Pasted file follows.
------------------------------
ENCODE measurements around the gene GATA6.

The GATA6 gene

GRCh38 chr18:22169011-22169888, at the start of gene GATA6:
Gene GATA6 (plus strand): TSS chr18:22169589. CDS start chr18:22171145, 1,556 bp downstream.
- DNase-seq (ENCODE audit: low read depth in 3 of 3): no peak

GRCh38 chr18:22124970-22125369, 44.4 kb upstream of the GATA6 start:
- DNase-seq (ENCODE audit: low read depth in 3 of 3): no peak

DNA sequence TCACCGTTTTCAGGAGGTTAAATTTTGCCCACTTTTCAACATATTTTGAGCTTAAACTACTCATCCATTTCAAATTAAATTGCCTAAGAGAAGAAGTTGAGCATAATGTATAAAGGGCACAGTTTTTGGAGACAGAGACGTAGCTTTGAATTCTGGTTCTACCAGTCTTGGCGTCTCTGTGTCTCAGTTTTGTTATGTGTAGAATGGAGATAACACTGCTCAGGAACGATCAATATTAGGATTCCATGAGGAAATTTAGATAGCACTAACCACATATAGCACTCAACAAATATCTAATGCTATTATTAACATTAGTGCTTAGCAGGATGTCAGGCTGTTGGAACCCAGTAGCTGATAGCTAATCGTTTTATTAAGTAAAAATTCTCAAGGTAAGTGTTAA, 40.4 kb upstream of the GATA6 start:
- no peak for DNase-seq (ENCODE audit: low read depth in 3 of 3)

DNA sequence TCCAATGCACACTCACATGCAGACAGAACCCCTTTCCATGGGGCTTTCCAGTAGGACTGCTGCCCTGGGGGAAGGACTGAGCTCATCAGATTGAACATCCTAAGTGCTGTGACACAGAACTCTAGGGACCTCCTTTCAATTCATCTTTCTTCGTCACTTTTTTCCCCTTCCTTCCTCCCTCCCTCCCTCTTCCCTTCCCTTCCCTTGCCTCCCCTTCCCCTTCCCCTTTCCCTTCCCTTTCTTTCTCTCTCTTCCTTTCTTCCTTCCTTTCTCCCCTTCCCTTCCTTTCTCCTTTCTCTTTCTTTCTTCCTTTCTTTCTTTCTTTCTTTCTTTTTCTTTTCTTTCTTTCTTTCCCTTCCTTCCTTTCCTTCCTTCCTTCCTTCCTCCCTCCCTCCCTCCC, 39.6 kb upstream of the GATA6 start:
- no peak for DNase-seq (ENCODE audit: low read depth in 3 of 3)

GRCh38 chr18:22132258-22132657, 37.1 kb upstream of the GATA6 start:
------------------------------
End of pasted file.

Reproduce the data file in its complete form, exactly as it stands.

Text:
ENCODE measurements around the gene GATA6.

The GATA6 gene

GRCh38 chr18:22169011-22169888, at the start of gene GATA6:
Gene GATA6 (plus strand): TSS chr18:22169589. CDS start chr18:22171145, 1,556 bp downstream.
- DNase-seq (ENCODE audit: low read depth in 3 of 3): no peak

GRCh38 chr18:22124970-22125369, 44.4 kb upstream of the GATA6 start:
- DNase-seq (ENCODE audit: low read depth in 3 of 3): no peak

DNA sequence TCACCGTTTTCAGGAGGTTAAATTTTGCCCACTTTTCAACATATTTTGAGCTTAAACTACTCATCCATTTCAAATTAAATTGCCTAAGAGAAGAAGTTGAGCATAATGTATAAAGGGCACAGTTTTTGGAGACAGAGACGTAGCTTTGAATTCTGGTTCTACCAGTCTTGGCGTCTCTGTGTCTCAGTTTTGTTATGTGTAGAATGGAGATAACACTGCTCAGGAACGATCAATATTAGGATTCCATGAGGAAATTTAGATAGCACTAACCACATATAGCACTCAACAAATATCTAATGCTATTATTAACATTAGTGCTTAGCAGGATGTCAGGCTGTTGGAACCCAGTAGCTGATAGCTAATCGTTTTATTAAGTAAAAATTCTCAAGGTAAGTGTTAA, 40.4 kb upstream of the GATA6 start:
- no peak for DNase-seq (ENCODE audit: low read depth in 3 of 3)

DNA sequence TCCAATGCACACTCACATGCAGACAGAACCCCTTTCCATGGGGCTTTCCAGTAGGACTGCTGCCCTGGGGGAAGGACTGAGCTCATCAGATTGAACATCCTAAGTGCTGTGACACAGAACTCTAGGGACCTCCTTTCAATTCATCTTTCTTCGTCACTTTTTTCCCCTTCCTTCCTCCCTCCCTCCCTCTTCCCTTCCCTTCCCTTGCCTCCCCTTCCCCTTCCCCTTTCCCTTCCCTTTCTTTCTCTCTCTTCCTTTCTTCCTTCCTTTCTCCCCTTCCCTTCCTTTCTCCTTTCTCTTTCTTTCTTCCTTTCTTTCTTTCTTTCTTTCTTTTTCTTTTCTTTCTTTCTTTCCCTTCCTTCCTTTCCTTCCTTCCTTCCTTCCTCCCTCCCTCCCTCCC, 39.6 kb upstream of the GATA6 start:
- no peak for DNase-seq (ENCODE audit: low read depth in 3 of 3)

GRCh38 chr18:22132258-22132657, 37.1 kb upstream of the GATA6 start: